consume during the week. And here’s exactly how you’re going to do it. Calorie recycling is a little bit grayer in terms of having a little bit more flexibility to it. It’s just the general concept of eating lower calories on specific days and higher calories on other days without a set number, a set banking number so to speak. Now, the issue with calorie banking is there maybe a little bit of a mental impact to that. If you’re going on a very low calorie intake five days a week, it is more likely that you might fall off the band wagon on specific days and get so hungry that you end up binging. It could also, if you’re not really careful, cause damage to your body if you’re heavily exercising on days in which you have a very low calorie intake. That’s simply not all that great for your immune system or for your body. It’s just tough on your body to do that. So, you need to do it intelligently. But to get to the meat of the question, Brandon wants to know if you could do something like a bulk up or add muscle by using something like a calorie cycling concept. And you absolutely could do something like this. What you would want to do is if you were trying to add muscle, you’d have days in which you’re doing heavy weight training and very hard exercise. And on those days, you are eating your higher number of calories. And then on your lower exercise days, you are moderating calories. And those are kind of like your calorie banking days. In my opinion, a better scenario though for putting on muscle would be to actually go through phases like several week long phases where you’re eating a high calorie intake and lifting heavy. You’re lifting heavy stuff and not kind of depleting your body of calories on any days of the week. So, you’re lifting heavy. You’re putting on lots of muscle. And then you basically kind of do what body builders do. And after you’ve put on a lot of muscle and eaten a lot of calories, then you go into a phase. And it can be a two week phase or a four week phase or an eight week phase where you’re eating fewer calories, shedding a lot of fat and getting yourself ripped so to speak. So, essentially you go through a bulking phase where you’re eating lots of calories and lifting heavy. And then you follow that up with a lower calorie intake phase where you’re lifting higher reps, higher number of sets, and kind of doing more of the toning of all that muscle that you’ve built. I like that concept for putting on bulk better than having a week where you’ve got a higher calorie intake and heavy lifting on one day and lower calorie and lower exercise on another day. So ultimately, that’s a better way to put on muscle. It would be not to calorie bank but to instead just have specific phases of the year where you’re eating lots of calories and then specific phases of the year where you’re eating fewer calories.Brock: Okay. Our next question comes from Kathy.Kathy says: I’m a 42-year old female, and I enjoy endurance training.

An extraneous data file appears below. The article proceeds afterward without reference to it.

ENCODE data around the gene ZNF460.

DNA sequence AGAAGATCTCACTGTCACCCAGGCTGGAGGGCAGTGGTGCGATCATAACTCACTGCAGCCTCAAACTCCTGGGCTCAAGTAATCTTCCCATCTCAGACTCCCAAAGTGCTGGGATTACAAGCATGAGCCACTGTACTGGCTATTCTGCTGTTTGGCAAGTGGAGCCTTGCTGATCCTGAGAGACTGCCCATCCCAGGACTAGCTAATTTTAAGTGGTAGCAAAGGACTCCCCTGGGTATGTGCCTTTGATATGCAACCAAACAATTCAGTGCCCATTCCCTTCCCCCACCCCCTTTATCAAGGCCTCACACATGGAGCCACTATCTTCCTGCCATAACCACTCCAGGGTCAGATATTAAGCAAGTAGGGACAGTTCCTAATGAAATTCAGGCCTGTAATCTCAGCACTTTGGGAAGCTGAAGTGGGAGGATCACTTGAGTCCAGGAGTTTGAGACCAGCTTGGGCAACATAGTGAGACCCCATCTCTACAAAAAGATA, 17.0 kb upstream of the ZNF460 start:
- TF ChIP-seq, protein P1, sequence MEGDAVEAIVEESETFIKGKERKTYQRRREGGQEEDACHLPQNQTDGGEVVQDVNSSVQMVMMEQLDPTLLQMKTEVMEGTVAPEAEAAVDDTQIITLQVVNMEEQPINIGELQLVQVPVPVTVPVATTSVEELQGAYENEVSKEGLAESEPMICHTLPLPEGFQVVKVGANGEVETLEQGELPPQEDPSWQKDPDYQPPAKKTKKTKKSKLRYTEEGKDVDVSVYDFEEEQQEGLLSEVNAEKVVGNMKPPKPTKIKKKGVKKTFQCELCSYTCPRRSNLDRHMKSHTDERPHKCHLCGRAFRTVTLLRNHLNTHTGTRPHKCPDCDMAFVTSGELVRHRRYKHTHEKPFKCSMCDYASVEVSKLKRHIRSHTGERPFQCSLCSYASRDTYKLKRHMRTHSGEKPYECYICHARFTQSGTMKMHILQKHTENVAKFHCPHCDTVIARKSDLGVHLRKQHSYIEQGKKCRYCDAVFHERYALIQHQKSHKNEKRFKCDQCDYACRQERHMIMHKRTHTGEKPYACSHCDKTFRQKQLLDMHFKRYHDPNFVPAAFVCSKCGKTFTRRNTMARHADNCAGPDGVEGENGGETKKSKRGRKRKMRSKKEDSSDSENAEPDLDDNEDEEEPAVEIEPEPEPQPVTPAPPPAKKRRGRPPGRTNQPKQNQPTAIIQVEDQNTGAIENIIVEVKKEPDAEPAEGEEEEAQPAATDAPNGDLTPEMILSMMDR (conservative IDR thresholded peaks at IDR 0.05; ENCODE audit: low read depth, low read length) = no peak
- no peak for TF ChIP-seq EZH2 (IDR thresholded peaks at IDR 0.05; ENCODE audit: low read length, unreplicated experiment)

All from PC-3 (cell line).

Brock: You know sometimes, sorry to interrupt the question, but sometimes I feel like it’s almost like a seeking singles website sometimes. The “I’m a 40-year old male who enjoys”. Anyway, sorry Kathy, I cut off your question there.Kathy says: I’m a 42-year old female, and I enjoy endurance training. I started cycling a few years ago, and then got into triathlons. I did a few Olympic length races, and even managed to win my age group! But I decided to skip triathlon training this year, as I’d like more time for other personal goals. I’m focusing on cycling, but I like running and swimming, and some variety in the routine is fun. If I’m going to eliminate one, which should it be? My main fitness goal is to improve my cycling: the faster I ride, the more fun I have! And I’ll be training for the Gran Fondo in the summer. My secondary goal is to lose a few pounds. Not only will this help my watts/kg (right now at about 3.3), but, as I’ve gotten older, it’s more of a struggle just to maintain the same weight and not creep up. I lift weights once a week religiously, due to previous knee and shoulder injuries, and sometimes mix in some plyometrics. Swimming is very relaxing, and I like balancing the cycling with the upper body workout, but, as an older female, is running more important? I’m not sure if lifting once a week is enough to maintain bone density.Brock: So…Ben: Wow.Brock: She’s looking for some advice there.Ben: That was a mouthful.Brock: Yeah, it was.Ben: Now that we have Kathy’s life story, basically what this question comes down to is like how to prioritize whether you’re going to swim, whether you’re going to bike, or whether you’re going to run and specifically, how to prioritize that for something like bone density which a lot of older females are of course worried about. Now, the whole concept here that I think a lot of people are already aware of is that when you load a bone, it’s going to respond by growing denser. And activities which are non-weight bearing and don’t load the bone are going to be less likely to improve bone density. So, for example there was a article that appeared in New York Times a couple of years ago that showed that cycling could be bad for the bones. And this was a report on several studies done in competitive bike riders and competitive cyclists that found that they